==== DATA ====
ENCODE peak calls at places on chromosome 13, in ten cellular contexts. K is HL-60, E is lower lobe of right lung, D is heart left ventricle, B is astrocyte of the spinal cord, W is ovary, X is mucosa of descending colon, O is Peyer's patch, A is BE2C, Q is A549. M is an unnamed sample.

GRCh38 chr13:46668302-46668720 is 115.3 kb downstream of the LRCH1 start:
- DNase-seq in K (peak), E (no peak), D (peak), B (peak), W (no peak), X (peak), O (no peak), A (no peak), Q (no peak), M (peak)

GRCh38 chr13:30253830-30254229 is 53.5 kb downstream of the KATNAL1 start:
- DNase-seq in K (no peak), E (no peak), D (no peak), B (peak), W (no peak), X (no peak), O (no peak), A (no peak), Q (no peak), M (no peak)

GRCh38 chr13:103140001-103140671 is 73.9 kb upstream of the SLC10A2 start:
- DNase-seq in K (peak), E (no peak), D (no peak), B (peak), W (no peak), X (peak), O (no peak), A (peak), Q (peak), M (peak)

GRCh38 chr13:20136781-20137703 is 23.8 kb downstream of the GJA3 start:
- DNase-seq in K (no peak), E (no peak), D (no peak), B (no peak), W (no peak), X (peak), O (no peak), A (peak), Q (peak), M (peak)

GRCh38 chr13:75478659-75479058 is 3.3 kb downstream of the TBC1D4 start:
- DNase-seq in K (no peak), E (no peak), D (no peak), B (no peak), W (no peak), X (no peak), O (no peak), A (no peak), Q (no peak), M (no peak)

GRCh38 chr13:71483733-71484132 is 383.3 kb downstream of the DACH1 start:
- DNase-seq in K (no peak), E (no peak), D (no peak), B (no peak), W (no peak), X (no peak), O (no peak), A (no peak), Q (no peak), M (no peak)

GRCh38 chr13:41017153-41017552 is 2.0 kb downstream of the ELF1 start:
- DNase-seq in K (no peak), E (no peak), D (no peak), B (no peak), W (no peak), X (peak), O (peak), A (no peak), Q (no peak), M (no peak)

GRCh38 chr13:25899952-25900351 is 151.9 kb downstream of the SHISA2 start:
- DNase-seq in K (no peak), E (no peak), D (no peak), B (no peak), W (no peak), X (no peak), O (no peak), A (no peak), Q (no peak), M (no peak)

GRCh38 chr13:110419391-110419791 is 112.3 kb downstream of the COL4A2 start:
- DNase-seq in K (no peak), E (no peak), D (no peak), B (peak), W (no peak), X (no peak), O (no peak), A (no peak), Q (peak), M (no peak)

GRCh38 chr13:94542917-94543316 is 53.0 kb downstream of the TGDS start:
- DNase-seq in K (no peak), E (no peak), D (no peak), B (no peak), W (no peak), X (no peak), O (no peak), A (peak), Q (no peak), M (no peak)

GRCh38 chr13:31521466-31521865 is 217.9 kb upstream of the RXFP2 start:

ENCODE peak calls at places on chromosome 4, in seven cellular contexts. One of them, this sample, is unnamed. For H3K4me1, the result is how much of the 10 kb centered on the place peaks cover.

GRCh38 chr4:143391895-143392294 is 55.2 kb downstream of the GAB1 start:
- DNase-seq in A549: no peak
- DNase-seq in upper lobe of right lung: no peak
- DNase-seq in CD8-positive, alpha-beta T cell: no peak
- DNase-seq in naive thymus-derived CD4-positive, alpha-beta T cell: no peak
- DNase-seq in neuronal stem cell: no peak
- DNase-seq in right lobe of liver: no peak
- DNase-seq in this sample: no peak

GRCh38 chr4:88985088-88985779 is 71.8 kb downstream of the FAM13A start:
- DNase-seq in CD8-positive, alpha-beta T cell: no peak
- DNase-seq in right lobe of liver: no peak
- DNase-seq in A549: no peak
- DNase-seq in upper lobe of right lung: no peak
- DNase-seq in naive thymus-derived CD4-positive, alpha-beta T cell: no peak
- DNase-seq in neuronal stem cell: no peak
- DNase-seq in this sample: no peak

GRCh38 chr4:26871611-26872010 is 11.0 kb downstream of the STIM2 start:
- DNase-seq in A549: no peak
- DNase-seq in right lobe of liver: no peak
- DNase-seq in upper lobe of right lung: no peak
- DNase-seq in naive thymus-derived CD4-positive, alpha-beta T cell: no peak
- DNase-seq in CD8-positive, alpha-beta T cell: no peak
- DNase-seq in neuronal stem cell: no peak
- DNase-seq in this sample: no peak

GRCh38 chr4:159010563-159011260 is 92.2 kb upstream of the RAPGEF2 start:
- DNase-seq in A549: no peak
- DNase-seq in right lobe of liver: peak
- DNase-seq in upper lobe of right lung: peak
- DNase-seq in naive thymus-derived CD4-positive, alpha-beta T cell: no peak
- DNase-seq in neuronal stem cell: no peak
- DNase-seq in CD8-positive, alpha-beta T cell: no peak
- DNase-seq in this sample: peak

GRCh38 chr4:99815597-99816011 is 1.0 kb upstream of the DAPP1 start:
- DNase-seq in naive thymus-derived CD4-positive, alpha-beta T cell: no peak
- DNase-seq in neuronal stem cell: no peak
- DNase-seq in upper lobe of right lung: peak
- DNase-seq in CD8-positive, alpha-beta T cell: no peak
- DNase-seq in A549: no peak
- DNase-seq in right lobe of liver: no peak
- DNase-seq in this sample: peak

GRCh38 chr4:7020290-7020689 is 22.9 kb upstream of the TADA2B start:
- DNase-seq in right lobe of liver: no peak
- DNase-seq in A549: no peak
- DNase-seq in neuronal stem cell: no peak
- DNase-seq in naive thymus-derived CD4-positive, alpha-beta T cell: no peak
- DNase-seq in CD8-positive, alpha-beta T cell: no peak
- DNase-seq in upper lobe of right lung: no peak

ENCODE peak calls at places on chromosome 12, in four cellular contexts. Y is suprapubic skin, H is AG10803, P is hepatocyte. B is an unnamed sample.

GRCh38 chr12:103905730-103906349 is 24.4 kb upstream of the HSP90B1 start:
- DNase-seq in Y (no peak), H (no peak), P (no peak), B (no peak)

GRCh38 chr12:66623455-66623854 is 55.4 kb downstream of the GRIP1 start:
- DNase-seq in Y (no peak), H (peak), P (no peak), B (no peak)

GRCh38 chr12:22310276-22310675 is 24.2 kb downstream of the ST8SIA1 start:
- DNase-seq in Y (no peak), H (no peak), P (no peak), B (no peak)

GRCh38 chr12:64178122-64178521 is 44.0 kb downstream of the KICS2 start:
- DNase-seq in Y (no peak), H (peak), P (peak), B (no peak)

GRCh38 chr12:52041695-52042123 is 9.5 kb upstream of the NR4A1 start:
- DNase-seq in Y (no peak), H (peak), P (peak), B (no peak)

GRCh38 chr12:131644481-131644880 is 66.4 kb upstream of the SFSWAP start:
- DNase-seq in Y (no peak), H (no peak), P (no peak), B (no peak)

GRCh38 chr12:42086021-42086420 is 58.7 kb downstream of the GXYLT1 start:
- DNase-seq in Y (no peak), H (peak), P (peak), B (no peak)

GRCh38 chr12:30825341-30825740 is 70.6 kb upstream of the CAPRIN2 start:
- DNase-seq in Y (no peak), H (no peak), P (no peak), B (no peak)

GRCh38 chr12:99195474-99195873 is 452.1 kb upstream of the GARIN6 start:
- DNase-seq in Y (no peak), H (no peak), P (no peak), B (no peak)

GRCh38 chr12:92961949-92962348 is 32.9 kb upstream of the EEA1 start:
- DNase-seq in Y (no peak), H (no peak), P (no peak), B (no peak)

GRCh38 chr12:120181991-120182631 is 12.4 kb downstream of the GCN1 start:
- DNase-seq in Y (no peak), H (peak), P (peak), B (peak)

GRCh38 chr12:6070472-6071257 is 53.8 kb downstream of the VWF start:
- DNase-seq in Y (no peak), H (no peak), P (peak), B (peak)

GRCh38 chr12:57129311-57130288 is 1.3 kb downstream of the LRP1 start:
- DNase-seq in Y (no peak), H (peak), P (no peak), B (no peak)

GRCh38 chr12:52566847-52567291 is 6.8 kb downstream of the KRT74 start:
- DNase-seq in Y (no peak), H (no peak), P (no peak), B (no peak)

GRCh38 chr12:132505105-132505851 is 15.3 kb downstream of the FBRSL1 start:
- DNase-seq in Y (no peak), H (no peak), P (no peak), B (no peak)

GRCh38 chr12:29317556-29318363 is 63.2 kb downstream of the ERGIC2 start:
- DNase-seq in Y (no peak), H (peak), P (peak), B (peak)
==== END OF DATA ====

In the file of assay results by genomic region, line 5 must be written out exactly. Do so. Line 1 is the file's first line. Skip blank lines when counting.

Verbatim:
- DNase-seq in K (no peak), E (no peak), D (no peak), B (peak), W (no peak), X (no peak), O (no peak), A (no peak), Q (no peak), M (no peak)